Are you kidding me? I'm staring right now, beside me, at a textbook chapter filled with catalogings of human values, with a list of ten that seem universal, with theories on how to classify values, all with citations of dozens of studies: Chapter 7, Values, of Chris Peterson's A Primer In Positive Psychology.

LessWrong is so insular sometimes. Like lionhearted's post Flashes of Nondecisionmaking yesterday---as if neither he nor most of the commenters had heard that we are, indeed, driven much by habit (e.g. The Power of Habit; Self-Directed Behavior; The Procrastionation Equation; ALL GOOD SELF HELP EVER), and that the folk conception of free will might be wrong (which has been long established; argued e.g. in Sam Harris's Free Will).

Comment author: shminux 20 February 2013 07:07:43AM 15 points [-]

If your point is that the best way to achieve the terminal values of a superhero is to have instrumental values of a supervillain, then you better offer a way to cope with the unreliable wetware your utility computation runs on.

Comment author: adamisom 24 February 2013 03:10:17AM *  3 points [-]

If this comment was written by a bot that produces phrases maximizing the ratio of the number of usages of pleasant-dopamine-buzz-in-group LessWrong language to non-in-group language, it would produce something like this.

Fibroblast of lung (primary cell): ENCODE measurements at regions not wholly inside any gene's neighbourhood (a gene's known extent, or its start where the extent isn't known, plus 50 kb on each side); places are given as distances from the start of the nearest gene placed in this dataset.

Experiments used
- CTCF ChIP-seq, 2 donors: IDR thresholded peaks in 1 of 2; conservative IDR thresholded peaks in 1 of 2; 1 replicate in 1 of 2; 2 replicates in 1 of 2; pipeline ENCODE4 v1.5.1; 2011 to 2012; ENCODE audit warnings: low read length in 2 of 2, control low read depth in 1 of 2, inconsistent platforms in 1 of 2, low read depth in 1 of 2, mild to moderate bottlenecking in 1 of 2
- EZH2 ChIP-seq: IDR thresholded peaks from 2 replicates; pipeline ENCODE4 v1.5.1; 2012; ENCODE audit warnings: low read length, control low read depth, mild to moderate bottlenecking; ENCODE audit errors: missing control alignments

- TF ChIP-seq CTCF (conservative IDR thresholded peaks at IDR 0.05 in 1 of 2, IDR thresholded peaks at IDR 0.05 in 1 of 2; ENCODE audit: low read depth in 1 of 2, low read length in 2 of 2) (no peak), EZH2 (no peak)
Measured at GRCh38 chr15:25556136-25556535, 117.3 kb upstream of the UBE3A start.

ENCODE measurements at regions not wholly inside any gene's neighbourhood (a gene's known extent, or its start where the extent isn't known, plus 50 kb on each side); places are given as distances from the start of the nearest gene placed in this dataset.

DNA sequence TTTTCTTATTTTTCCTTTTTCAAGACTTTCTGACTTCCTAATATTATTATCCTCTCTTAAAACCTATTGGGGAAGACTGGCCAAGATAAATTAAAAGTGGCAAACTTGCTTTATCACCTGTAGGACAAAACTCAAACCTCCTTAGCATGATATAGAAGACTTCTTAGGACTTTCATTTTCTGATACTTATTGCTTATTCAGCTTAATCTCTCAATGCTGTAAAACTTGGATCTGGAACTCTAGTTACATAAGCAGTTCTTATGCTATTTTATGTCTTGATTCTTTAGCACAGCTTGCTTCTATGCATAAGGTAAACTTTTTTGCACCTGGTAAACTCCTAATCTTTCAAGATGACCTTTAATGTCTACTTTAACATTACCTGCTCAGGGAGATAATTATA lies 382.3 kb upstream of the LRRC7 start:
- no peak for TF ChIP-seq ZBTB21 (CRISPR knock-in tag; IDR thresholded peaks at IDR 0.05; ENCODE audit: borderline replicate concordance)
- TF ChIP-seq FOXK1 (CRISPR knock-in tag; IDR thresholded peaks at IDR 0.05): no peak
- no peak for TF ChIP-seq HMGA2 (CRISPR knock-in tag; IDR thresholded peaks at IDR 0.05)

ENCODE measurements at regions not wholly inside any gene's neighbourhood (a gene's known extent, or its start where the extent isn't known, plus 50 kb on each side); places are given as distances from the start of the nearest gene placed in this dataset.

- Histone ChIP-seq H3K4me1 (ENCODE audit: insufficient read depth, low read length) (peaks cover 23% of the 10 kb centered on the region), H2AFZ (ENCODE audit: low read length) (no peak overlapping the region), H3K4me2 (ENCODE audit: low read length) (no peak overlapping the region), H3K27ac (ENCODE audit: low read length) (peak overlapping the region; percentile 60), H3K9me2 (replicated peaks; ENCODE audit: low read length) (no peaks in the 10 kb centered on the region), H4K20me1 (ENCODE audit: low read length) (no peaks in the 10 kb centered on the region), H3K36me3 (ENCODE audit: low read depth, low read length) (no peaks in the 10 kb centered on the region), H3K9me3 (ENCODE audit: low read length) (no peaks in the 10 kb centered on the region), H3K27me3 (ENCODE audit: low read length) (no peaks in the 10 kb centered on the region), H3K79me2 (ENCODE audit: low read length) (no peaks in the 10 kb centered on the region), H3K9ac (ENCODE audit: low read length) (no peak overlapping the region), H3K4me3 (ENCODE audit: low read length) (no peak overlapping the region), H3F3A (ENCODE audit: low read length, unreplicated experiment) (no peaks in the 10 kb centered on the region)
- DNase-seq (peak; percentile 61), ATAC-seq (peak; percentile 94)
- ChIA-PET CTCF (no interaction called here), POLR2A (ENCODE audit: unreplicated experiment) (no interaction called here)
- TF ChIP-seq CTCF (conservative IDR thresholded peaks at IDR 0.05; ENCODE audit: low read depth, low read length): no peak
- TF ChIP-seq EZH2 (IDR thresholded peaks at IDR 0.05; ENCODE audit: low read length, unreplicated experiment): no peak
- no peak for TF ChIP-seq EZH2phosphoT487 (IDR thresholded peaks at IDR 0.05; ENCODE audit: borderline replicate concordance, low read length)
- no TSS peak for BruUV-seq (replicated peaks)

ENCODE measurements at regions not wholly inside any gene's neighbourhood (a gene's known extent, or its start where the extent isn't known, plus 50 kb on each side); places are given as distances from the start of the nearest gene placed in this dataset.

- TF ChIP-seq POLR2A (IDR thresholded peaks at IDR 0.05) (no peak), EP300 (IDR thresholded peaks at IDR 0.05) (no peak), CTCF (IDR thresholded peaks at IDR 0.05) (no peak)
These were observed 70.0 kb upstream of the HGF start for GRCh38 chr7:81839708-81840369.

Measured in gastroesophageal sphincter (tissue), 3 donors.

I say this even though I really appreciate the comment and think it has genuine insight.

Comment author: Bugmaster 20 February 2013 01:22:28AM 22 points [-]

I would expect some more "meat" from a Main post; for example, some hard empirical data that points to the effectiveness of thinking without internal censors -- assuming that anyone had ever studied this issue, of course.

Comment author: adamisom 20 February 2013 07:10:56AM 2 points [-]

Agreeing that it should have been in Discussion.

Comment author: adamisom 20 February 2013 06:31:32AM *  8 points [-]

If this gets upvoted highly, I will update in favor of LessWrong continuing to become more in-group-y, more cutesy, and less attached-to-actual-change-y. It's becoming so much delicious candy!

In response to Non-theist cinema?
Comment author: lukeprog 08 January 2012 09:43:55AM 12 points [-]

Some atheistic films not mentioned in the OP: